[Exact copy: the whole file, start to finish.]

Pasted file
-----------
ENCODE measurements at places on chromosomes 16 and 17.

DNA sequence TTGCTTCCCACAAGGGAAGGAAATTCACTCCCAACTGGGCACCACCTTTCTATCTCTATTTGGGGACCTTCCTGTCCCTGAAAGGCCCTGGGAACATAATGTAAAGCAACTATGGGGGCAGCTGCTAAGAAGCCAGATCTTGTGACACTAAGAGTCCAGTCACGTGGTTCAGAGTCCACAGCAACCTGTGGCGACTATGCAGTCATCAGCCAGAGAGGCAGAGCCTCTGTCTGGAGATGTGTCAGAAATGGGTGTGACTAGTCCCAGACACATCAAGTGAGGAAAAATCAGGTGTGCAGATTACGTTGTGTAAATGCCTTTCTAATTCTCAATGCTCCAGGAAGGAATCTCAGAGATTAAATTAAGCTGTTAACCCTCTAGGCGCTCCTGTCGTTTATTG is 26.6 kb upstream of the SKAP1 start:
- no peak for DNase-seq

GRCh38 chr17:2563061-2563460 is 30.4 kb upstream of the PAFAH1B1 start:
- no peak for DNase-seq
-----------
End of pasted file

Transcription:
ENCODE measurements at places on chromosomes 16 and 17.

DNA sequence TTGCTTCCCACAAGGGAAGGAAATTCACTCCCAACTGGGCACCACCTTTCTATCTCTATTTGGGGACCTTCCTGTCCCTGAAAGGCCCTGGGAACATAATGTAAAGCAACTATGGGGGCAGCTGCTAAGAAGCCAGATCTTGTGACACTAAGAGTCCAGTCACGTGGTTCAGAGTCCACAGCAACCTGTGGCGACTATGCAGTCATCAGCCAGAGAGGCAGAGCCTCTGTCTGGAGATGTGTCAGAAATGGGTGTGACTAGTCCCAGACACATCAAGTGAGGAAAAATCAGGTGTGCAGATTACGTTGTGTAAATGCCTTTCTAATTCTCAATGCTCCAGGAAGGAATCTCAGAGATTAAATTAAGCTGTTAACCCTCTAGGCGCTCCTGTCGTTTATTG is 26.6 kb upstream of the SKAP1 start:
- no peak for DNase-seq

GRCh38 chr17:2563061-2563460 is 30.4 kb upstream of the PAFAH1B1 start:
- no peak for DNase-seq